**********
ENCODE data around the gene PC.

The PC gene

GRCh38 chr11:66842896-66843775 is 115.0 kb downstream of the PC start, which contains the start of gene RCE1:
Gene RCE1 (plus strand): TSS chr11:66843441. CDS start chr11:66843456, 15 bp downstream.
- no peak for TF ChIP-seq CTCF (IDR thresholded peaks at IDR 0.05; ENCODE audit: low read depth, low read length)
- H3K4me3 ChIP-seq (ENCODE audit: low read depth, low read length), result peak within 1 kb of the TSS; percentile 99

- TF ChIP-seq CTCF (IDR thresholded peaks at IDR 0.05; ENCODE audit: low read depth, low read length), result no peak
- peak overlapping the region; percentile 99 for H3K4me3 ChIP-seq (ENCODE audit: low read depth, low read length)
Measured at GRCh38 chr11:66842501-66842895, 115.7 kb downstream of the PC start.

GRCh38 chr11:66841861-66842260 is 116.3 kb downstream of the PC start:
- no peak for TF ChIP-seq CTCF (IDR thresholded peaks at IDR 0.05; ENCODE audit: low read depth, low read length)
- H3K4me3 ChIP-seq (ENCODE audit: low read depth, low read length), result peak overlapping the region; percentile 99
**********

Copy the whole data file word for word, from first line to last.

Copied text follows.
ENCODE data around the gene PC.

The PC gene

GRCh38 chr11:66842896-66843775 is 115.0 kb downstream of the PC start, which contains the start of gene RCE1:
Gene RCE1 (plus strand): TSS chr11:66843441. CDS start chr11:66843456, 15 bp downstream.
- no peak for TF ChIP-seq CTCF (IDR thresholded peaks at IDR 0.05; ENCODE audit: low read depth, low read length)
- H3K4me3 ChIP-seq (ENCODE audit: low read depth, low read length), result peak within 1 kb of the TSS; percentile 99

- TF ChIP-seq CTCF (IDR thresholded peaks at IDR 0.05; ENCODE audit: low read depth, low read length), result no peak
- peak overlapping the region; percentile 99 for H3K4me3 ChIP-seq (ENCODE audit: low read depth, low read length)
Measured at GRCh38 chr11:66842501-66842895, 115.7 kb downstream of the PC start.

GRCh38 chr11:66841861-66842260 is 116.3 kb downstream of the PC start:
- no peak for TF ChIP-seq CTCF (IDR thresholded peaks at IDR 0.05; ENCODE audit: low read depth, low read length)
- H3K4me3 ChIP-seq (ENCODE audit: low read depth, low read length), result peak overlapping the region; percentile 99